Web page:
I need to calculate the half life for a first order reaction for which I need the rate constant $k$. From literature I observed that for a very closely simulated experiment I obtained the numerical value of $k$ but the unit of $k$ was given in $\frac1{\mathrm s}\cdot\frac1{\mathrm{kPa}}$.

I am only familiar with $k$ in $\frac1{\mathrm s}$. from which I can easily estimate the $t_{1/2}$.

Can somebody please explain how I convert the $\frac1{\mathrm s}\cdot\frac1{\mathrm{kPa}}$ unit to $\frac1{\mathrm s}$.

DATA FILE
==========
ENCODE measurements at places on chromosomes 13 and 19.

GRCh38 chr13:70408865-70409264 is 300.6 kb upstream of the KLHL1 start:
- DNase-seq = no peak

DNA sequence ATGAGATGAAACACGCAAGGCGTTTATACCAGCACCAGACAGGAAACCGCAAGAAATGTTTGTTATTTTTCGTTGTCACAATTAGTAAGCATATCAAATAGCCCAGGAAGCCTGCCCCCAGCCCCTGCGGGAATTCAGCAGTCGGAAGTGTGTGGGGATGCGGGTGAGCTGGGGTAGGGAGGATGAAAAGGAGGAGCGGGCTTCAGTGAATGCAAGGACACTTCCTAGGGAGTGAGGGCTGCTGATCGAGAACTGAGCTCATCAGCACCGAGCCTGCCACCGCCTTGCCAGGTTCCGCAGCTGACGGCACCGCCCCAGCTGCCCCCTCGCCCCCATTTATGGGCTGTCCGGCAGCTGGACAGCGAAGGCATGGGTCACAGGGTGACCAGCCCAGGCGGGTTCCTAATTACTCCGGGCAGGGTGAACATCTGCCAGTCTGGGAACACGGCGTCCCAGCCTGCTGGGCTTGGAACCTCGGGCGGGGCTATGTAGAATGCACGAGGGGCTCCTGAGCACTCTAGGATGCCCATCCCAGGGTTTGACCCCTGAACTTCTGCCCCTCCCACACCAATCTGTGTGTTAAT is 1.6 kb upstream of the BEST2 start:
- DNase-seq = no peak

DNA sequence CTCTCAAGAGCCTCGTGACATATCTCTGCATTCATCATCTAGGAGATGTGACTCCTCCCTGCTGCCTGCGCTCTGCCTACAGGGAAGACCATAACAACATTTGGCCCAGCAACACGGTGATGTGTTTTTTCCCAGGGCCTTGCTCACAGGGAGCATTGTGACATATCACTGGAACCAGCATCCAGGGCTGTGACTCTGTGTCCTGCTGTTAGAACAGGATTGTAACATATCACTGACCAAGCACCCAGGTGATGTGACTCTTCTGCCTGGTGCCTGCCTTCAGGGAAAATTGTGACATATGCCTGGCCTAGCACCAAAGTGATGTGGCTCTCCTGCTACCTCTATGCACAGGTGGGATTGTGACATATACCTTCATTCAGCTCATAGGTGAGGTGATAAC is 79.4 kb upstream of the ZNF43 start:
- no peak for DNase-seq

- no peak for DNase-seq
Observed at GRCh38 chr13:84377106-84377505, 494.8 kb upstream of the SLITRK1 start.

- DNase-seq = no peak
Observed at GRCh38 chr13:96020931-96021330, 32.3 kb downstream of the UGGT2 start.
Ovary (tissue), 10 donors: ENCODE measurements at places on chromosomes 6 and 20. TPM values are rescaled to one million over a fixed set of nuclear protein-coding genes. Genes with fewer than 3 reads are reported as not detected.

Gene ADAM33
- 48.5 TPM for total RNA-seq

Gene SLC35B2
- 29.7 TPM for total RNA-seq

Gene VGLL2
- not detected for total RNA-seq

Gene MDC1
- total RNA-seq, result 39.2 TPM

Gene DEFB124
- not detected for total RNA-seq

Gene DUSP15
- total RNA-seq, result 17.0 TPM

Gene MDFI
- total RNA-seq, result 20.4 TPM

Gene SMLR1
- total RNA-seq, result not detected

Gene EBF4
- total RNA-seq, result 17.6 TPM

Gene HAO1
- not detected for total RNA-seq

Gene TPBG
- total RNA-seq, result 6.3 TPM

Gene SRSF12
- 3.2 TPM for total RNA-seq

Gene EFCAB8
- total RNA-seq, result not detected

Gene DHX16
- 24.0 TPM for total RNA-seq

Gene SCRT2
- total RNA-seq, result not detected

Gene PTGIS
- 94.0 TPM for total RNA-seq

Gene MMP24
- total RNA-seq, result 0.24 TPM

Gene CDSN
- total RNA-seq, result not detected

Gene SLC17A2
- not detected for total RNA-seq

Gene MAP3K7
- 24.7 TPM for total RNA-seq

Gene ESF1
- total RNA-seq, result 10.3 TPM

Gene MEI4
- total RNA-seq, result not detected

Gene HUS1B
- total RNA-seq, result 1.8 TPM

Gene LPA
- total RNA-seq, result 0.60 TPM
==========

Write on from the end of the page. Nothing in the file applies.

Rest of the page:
Additional informaton: The laboratory experiment was conducted at approx $85\ \mathrm{kpa}$ and approx $100\ \mathrm{kpa}$ is $1\ \mathrm{atm}$.


closed as off-topic by Mithoron, A.K., Todd Minehardt, Tyberius, a-cyclohexane-molecule Nov 12 '18 at 23:04

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First order rate constants are only in 1/time, i.e. the inclusion of pressure does not make any sense if it is first order.

If $X$ is a quantity proportional to the concentration then for a first order reaction $X=X_0e^{-kt}$ where $X_0$ is the amount at time zero. Hence $\ln(X/X_0) = -kt$ from which you can see that the units of $k$ are 1/time.


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